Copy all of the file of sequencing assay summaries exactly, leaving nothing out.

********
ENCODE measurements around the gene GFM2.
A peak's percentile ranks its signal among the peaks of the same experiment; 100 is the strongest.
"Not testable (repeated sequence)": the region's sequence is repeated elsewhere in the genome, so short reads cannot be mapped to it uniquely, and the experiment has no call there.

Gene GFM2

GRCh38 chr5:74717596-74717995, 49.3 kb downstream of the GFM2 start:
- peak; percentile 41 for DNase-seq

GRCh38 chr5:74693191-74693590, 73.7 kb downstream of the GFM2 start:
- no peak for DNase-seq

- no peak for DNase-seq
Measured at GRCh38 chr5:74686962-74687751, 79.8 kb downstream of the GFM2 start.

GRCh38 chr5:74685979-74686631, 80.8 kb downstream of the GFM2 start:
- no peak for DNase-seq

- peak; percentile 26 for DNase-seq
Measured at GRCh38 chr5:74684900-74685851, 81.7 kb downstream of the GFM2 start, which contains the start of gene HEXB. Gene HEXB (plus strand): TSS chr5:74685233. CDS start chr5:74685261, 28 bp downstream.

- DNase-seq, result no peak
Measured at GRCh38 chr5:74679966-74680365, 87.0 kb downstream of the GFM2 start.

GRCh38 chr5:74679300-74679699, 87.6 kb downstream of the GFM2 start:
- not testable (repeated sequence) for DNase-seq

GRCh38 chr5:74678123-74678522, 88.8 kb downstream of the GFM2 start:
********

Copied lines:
ENCODE measurements around the gene GFM2.
A peak's percentile ranks its signal among the peaks of the same experiment; 100 is the strongest.
"Not testable (repeated sequence)": the region's sequence is repeated elsewhere in the genome, so short reads cannot be mapped to it uniquely, and the experiment has no call there.

Gene GFM2

GRCh38 chr5:74717596-74717995, 49.3 kb downstream of the GFM2 start:
- peak; percentile 41 for DNase-seq

GRCh38 chr5:74693191-74693590, 73.7 kb downstream of the GFM2 start:
- no peak for DNase-seq

- no peak for DNase-seq
Measured at GRCh38 chr5:74686962-74687751, 79.8 kb downstream of the GFM2 start.

GRCh38 chr5:74685979-74686631, 80.8 kb downstream of the GFM2 start:
- no peak for DNase-seq

- peak; percentile 26 for DNase-seq
Measured at GRCh38 chr5:74684900-74685851, 81.7 kb downstream of the GFM2 start, which contains the start of gene HEXB. Gene HEXB (plus strand): TSS chr5:74685233. CDS start chr5:74685261, 28 bp downstream.

- DNase-seq, result no peak
Measured at GRCh38 chr5:74679966-74680365, 87.0 kb downstream of the GFM2 start.

GRCh38 chr5:74679300-74679699, 87.6 kb downstream of the GFM2 start:
- not testable (repeated sequence) for DNase-seq

GRCh38 chr5:74678123-74678522, 88.8 kb downstream of the GFM2 start: